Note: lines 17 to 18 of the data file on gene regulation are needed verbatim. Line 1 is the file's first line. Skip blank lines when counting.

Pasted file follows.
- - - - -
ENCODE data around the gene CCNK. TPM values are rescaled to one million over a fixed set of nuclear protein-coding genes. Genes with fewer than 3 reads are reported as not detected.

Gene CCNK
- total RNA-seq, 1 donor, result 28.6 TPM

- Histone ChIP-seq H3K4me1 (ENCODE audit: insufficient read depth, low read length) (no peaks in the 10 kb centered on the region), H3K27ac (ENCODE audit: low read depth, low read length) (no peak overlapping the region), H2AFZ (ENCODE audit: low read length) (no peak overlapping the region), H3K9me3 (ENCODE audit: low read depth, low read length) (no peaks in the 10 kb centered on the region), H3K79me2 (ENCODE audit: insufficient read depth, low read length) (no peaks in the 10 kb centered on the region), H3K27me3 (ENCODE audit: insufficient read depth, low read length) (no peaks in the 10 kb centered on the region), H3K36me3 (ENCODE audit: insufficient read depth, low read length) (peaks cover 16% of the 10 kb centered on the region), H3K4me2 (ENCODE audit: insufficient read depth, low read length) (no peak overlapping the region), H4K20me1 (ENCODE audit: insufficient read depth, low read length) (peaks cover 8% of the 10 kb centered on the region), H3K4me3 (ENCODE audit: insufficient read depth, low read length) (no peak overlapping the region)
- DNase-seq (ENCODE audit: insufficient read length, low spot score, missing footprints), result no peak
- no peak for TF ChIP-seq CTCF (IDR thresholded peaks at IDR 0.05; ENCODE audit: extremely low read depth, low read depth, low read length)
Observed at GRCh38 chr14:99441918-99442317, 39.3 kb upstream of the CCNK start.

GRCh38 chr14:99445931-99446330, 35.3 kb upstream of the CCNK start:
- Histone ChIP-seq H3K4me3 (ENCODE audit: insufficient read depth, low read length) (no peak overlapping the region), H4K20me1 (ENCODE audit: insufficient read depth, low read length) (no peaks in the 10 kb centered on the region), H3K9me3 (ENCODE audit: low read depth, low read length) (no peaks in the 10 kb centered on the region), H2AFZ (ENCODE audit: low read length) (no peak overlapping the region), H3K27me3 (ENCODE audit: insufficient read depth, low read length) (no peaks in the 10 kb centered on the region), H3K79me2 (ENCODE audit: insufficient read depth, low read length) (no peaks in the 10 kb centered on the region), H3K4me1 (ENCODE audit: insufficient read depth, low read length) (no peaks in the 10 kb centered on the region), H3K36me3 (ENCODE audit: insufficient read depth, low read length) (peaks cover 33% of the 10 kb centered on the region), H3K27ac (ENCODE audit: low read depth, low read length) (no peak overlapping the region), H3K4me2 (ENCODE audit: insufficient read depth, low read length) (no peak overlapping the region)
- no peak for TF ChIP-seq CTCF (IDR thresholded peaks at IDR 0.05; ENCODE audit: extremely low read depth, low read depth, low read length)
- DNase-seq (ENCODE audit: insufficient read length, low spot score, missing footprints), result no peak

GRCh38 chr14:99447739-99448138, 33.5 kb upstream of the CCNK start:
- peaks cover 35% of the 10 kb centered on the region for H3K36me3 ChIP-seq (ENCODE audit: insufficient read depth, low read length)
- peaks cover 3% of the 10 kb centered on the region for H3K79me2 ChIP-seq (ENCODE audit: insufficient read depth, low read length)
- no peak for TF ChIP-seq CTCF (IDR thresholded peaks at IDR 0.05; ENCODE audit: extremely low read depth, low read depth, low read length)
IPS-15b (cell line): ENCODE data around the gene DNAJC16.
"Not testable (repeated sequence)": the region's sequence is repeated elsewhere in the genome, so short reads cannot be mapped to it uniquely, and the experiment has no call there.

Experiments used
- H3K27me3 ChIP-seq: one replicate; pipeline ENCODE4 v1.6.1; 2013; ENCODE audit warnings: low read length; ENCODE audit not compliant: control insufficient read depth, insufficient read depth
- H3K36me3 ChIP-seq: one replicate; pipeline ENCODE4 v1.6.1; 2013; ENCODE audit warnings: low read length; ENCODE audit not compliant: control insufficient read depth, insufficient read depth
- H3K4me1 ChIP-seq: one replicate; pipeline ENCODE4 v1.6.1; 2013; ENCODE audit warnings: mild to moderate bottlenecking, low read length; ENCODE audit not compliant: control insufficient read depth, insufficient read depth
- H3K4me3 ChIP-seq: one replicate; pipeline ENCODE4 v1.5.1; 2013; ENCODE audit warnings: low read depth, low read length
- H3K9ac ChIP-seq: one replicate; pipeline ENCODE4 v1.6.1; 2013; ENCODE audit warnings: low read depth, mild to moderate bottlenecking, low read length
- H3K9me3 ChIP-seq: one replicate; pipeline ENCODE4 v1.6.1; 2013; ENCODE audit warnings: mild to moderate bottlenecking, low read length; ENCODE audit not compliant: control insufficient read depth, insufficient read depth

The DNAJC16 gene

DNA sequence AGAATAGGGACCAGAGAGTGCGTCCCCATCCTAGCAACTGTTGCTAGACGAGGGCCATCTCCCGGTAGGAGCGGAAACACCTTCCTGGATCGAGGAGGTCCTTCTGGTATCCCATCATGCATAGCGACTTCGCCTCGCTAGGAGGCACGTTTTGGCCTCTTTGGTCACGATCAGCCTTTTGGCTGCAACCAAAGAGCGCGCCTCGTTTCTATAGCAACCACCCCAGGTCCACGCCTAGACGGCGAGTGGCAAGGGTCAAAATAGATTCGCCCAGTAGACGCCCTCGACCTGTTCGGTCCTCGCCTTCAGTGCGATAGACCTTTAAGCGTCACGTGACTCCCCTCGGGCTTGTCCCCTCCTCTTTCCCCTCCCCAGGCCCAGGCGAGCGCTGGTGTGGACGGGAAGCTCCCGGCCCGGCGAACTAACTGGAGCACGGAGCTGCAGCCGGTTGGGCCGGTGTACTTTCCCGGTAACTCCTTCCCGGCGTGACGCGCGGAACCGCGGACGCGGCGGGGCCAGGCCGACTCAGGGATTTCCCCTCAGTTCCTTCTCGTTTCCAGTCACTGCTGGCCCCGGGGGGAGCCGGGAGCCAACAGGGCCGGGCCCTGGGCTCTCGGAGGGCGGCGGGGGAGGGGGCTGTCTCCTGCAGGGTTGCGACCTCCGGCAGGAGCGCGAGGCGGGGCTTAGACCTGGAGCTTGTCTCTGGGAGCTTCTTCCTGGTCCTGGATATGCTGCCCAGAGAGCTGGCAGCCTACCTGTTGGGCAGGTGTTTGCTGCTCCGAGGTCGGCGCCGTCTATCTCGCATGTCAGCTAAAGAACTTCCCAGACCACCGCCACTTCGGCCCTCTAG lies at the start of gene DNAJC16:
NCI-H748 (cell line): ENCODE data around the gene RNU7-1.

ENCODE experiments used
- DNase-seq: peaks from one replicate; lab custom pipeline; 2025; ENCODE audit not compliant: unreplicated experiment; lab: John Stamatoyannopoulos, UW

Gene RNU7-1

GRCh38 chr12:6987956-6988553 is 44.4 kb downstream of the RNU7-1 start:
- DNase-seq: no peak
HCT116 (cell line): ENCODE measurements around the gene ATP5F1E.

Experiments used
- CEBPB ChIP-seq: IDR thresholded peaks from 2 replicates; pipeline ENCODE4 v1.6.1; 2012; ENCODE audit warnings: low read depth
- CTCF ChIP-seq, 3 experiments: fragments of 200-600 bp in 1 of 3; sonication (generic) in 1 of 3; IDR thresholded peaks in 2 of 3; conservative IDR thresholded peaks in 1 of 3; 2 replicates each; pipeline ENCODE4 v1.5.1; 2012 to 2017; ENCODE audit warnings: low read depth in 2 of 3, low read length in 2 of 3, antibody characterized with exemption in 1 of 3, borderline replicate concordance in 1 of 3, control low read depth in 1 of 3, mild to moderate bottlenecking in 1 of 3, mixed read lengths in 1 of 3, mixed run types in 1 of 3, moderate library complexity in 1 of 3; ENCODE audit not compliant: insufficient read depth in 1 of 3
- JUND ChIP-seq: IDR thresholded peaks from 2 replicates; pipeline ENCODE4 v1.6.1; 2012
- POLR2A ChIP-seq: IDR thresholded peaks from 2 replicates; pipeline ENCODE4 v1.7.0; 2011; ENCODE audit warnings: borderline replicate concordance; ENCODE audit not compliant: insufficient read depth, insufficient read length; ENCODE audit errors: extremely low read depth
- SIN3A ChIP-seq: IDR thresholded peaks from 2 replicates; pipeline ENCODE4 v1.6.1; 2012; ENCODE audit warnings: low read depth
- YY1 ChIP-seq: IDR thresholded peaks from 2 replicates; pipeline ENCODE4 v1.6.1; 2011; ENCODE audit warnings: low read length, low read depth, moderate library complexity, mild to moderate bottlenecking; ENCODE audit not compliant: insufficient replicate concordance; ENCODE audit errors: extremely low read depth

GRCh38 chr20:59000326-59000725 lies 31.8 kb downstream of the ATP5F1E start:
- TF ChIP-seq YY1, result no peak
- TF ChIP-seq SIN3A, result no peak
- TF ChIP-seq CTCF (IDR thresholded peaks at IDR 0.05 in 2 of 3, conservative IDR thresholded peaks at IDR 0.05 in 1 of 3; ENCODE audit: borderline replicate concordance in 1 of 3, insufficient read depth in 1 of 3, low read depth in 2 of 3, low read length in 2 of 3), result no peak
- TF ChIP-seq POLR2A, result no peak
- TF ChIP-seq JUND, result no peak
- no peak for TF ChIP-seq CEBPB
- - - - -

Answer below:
"Not testable (repeated sequence)": the region's sequence is repeated elsewhere in the genome, so short reads cannot be mapped to it uniquely, and the experiment has no call there.

Experiments used